As is tradition at Merion West, here are the editor’s choices for our favorite Merion West interviews of 2019.
Nicholas Christakis, the Sterling Professor of Social and Natural Science at Yale University, joined Merion West in June to discuss his recently published third book Blueprint: The Evolutionary Origins of a Good Society. In the interview, Christakis comments on how he sees his book in the context of other recent works aiming to understand aspects of the “human condition” through empirical works of science. Christakis walks through a number of the examples and thought experiments used in his book, alongside his general comments on the book’s aims to examine how natural selection has resulted in humans possessing a number of virtues, which offset their more frequently written about vices.
Speaking with Merion West in September, just two short months before being thrust into the national spotlight for being among the lone Democrats to oppose the impeachment of President Donald Trump, Rep. Jeff Van Drew discusses representing a district nearly evenly divided between Republicans and Democrats. He also describes possible strategies for promoting bipartisanship in a highly polarized Congress. Recognition of the problem, he believes, is the place to start.
Former Vice President and 1984 Democratic presidential nominee Walter Mondale joined Merion West in April to look back on his career and to offer his advice and words of counsel to the Democratic Party of today. Presciently anticipating some of the priorities the new Democratic House of Representatives would undertake, Vice President Mondale cautioned them: “We can’t be seen just as being negative on Trump, although we should. We need to be talking positively about what we can do. ” Vice President Mondale, the first presidential nominee of a major party to select a woman as his running mate, also reflected on the increasing number of women taking leading roles in federal politics.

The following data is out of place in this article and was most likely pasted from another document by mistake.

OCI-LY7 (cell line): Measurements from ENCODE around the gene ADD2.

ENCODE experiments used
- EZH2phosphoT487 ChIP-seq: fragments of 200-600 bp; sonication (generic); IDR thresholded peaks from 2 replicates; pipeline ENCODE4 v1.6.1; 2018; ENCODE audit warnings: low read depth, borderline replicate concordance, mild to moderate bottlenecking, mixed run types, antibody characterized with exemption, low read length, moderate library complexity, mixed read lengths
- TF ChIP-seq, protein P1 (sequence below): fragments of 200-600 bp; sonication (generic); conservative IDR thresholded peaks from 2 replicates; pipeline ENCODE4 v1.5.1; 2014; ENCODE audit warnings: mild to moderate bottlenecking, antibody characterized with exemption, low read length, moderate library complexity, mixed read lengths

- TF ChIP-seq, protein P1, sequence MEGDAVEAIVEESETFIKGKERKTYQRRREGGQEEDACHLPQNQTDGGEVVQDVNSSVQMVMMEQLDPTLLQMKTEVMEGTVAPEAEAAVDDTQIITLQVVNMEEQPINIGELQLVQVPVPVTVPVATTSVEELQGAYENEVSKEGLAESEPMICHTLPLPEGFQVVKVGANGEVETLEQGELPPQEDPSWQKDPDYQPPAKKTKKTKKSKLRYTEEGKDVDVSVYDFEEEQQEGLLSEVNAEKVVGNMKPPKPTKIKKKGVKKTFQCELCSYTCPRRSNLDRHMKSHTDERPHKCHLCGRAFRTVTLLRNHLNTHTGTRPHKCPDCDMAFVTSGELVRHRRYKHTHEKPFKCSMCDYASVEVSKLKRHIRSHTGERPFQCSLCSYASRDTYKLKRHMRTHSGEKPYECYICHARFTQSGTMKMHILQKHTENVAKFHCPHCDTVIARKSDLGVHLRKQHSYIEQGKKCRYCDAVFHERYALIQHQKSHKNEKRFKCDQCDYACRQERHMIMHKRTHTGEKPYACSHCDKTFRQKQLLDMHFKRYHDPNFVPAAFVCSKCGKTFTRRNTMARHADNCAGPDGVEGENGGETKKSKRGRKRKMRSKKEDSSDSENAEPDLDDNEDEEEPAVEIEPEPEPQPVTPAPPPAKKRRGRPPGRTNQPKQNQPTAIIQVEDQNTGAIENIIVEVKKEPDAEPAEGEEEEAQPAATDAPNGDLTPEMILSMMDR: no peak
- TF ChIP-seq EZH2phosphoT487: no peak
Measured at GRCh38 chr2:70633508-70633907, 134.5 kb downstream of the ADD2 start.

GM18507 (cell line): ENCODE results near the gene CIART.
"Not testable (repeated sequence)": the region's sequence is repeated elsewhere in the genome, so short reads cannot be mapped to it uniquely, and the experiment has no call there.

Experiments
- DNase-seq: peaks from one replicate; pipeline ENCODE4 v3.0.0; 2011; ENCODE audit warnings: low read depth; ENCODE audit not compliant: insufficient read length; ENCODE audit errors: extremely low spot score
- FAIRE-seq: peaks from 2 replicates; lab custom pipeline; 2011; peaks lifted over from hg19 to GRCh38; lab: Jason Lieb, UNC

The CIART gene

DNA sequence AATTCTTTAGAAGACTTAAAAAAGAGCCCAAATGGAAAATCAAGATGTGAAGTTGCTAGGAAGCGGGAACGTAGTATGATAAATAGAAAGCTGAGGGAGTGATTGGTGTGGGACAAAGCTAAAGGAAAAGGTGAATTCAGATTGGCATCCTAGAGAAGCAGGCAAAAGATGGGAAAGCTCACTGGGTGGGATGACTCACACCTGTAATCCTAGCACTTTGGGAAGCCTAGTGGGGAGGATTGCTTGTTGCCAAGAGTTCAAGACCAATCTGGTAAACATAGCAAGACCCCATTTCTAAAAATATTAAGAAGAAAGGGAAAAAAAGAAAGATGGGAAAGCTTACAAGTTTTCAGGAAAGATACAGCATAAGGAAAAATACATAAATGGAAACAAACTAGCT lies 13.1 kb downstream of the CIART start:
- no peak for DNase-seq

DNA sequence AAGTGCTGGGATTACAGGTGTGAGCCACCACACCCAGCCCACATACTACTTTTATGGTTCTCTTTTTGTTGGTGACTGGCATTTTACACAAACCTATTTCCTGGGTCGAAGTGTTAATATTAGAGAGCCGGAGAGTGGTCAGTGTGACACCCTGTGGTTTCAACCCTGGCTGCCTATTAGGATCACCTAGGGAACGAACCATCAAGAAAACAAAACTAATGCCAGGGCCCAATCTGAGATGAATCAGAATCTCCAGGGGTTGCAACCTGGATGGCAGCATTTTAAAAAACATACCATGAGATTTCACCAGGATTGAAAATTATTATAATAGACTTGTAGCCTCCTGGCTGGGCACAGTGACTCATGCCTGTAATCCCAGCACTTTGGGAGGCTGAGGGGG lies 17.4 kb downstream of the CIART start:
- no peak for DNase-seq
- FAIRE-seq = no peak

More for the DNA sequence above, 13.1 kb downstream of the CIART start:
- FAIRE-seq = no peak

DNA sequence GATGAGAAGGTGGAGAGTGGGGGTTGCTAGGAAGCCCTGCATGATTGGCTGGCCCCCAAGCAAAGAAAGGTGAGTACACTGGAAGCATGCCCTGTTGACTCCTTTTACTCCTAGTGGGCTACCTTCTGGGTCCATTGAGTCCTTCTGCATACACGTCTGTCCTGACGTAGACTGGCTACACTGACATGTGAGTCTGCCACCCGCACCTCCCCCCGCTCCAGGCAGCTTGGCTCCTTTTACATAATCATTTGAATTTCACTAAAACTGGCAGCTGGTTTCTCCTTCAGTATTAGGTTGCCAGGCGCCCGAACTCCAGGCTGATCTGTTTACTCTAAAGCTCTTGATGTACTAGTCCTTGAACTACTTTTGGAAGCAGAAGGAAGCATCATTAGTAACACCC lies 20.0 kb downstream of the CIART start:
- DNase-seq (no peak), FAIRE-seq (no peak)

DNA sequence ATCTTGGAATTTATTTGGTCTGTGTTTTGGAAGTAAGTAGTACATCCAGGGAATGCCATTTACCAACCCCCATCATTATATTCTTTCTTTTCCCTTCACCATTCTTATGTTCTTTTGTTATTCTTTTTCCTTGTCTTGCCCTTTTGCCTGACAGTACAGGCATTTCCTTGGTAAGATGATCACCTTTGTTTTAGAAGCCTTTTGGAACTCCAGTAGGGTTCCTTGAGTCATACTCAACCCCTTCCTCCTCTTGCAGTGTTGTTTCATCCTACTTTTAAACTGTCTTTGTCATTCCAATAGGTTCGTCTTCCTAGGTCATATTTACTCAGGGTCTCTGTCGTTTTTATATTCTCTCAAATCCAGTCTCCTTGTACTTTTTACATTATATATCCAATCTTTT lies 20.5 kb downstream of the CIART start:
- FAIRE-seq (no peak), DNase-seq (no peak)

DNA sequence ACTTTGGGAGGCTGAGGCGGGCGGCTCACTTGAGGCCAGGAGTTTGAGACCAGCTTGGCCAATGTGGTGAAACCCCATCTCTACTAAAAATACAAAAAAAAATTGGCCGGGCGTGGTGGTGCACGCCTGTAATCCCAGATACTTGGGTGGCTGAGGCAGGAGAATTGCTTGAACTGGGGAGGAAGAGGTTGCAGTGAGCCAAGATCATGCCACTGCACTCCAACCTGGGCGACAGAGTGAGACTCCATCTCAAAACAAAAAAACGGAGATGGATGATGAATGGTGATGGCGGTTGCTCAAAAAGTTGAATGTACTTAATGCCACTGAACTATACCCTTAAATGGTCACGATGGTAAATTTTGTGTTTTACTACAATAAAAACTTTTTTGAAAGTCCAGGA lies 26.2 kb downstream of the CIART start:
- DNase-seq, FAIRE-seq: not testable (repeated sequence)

Speaking in January, Professor Jonathan Haidt looked back on his 2012 book The Righteous Mind: Why Good People Are Divided by Politics and Religion in light of ever-increasing partisan animosity and division in the United States. In addition, Haidt discussed his own journey from being a liberal Democrat to becoming more open to a range of perspectives and worldviews, including aspects of conservatism. Later in the interview, Haidt commented on the risks of becoming locked in one’s own individual worldview: “There’s the apocryphal story about the British tabloid with the headline ‘Fog in Channel, Continent Cut Off.’ If you have an insular view and you define yourself as the center of the world, you see others as strange or distant.”
In this April interview, former Virginia congressman Tom Davis, joined Merion West to discuss his widely covered 2008 decision to leave elected politics, particularly given the degree to which he had been touted as a rising star of the Republican Party. Frustrated with gridlock and inaction on the part of the federal government, Rep. Davis chose to leave Congress in favor of a private sector job and more in the way of free time. As he put it in the interview, “And I didn’t realize it until I left and figured out that I could take a day and walk my dog instead of sitting in a suit with a bunch of lobbyists making small talk.” Rep. Davis also provocatively suggests that perhaps the most effective way to ease a climate of polarization and division on Capitol Hill is to re-introduce earmarks, once an essential bargaining chip for building voting coalitions in Congress.